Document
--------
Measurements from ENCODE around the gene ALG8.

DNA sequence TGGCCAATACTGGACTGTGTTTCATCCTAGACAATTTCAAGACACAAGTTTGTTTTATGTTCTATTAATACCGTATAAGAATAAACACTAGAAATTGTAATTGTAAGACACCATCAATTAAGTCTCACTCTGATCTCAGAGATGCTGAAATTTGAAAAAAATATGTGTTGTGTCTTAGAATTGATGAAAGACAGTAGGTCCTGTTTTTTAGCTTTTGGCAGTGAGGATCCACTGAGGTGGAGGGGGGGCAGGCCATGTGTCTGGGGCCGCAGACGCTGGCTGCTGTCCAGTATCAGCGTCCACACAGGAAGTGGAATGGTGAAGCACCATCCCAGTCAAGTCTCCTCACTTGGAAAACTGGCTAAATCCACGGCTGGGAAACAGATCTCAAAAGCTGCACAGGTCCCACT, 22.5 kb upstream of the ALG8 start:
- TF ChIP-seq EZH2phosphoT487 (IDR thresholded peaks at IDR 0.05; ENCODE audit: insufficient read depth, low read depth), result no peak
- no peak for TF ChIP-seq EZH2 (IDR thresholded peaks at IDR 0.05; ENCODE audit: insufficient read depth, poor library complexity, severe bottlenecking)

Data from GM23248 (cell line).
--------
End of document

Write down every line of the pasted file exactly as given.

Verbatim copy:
Measurements from ENCODE around the gene ALG8.

DNA sequence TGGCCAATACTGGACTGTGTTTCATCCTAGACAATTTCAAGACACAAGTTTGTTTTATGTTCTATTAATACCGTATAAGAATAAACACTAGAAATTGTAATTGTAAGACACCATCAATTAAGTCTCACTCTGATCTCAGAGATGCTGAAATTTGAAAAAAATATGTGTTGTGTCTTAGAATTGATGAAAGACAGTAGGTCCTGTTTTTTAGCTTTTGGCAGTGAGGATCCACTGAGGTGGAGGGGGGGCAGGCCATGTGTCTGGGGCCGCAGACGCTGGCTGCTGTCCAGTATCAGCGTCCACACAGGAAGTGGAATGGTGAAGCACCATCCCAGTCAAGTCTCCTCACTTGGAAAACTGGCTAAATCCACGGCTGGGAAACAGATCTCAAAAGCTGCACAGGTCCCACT, 22.5 kb upstream of the ALG8 start:
- TF ChIP-seq EZH2phosphoT487 (IDR thresholded peaks at IDR 0.05; ENCODE audit: insufficient read depth, low read depth), result no peak
- no peak for TF ChIP-seq EZH2 (IDR thresholded peaks at IDR 0.05; ENCODE audit: insufficient read depth, poor library complexity, severe bottlenecking)

Data from GM23248 (cell line).